Plucking a chromosome out of a single cell is an intricate business. But that’s exactly what U.S. Forest Service Southern Research Station (SRS) scientists and partners at Texas A&M University will be able to do with a new laser capture microdissection microscope.
The microscope has a laser beam 10 times thinner than a human hair, making it possible to isolate single cells or chromosomes from tissues.
“One of the most exciting applications for us is to be able to isolate individual chromosomes from tree and other plant cells,” says Nurul Faridi, research geneticist at the SRS Southern Institute of Forest Genetics. One of the species Faridi and colleague Claudio Casola of Texas A&M University are focusing on is loblolly pine (Pinus taeda).
Loblolly pine’s entire genome has already been sequenced, but sequencing is only one step towards understanding the species. Its genome is about eight times longer than the human genome, and scientists do not yet know how the genetic information is organized across the tree’s 12 pairs of chromosomes.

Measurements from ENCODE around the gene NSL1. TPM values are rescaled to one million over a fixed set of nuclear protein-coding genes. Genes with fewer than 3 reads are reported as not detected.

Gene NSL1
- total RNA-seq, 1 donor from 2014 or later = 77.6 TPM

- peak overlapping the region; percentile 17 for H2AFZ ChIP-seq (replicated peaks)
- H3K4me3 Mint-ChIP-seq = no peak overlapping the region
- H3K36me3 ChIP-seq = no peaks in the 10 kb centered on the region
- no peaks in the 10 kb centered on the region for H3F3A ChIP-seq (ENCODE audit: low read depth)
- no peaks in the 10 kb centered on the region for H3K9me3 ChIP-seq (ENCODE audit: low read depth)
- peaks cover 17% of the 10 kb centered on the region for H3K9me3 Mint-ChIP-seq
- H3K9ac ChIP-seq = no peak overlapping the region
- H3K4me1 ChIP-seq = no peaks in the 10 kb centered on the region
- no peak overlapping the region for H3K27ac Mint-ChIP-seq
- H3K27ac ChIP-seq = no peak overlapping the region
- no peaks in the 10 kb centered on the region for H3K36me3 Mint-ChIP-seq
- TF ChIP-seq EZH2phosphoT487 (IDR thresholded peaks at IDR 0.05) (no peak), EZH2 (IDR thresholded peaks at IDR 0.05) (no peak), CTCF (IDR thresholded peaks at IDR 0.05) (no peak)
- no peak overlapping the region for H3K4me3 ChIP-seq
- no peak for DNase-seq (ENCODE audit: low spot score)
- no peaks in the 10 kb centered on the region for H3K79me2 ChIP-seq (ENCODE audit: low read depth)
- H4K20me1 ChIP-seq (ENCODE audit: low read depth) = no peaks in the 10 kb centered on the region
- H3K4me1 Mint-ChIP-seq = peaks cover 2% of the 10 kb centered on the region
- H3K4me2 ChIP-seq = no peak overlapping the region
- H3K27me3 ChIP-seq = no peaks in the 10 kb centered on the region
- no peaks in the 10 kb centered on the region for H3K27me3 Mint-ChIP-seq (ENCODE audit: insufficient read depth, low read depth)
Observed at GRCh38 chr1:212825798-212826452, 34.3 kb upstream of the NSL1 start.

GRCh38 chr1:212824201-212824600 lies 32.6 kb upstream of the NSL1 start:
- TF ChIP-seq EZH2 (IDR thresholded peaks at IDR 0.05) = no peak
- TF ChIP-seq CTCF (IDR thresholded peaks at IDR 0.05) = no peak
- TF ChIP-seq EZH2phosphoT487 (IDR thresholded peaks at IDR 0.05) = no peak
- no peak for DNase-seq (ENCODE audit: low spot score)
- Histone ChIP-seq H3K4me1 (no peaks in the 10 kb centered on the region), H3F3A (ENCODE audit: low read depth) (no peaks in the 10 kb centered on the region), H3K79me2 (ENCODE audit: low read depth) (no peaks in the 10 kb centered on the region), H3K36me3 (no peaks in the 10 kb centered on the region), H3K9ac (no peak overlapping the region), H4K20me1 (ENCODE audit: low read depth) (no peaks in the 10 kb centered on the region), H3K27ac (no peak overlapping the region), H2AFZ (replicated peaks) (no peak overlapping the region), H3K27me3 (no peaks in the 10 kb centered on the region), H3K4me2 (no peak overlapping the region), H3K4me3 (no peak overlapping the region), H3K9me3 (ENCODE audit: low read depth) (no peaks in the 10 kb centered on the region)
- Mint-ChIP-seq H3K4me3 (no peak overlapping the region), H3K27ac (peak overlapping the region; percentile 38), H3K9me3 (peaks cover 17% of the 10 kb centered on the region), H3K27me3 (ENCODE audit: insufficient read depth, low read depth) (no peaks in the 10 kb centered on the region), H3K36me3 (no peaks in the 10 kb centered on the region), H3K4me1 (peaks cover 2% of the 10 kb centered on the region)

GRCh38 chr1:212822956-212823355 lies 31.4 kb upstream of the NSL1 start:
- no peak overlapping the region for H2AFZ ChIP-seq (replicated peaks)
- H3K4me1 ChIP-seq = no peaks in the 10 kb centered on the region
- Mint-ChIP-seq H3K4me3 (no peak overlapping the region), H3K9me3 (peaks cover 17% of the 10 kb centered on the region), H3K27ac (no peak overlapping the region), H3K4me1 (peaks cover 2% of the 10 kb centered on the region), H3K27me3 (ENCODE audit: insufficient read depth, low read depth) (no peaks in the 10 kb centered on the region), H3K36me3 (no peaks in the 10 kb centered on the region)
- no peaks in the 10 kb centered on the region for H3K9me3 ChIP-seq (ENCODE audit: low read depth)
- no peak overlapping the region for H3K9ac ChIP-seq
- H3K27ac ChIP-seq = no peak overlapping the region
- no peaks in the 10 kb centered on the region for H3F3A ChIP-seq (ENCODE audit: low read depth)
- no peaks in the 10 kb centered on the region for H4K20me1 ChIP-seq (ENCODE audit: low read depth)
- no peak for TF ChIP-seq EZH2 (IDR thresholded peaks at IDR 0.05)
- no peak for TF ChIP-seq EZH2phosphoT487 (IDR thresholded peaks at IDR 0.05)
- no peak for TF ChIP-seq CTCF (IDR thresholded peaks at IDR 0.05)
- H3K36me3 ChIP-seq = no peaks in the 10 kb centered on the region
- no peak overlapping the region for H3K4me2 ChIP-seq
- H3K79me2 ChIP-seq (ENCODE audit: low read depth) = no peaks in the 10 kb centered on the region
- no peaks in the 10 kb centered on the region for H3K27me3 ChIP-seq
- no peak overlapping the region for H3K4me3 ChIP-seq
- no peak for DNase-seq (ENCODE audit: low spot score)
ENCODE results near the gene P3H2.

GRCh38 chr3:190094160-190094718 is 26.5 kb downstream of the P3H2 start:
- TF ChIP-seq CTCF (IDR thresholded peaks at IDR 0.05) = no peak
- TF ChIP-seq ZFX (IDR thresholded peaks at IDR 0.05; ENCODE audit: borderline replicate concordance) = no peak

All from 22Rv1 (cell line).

Faridi and his colleagues have previously microdissected one loblolly pine chromosome, but the new microscope will allow them to isolate and amplify others.“Ultimately, we hope to generate high quality assemblies of all the loblolly pine chromosomes,” says Faridi. Understanding where on the chromosomes each of the 80,000 genes are located will help scientists understand how loblolly pine, as well as other conifers, adapt to different environmental conditions.
SRS and Texas A&M University, partners in research for almost a century now, purchased the microscope together. The microscope has applications in medicine, agriculture, and other disciplines, and will benefit both institutions for years to come.
For more information, email Nurul Faridi at email@example.com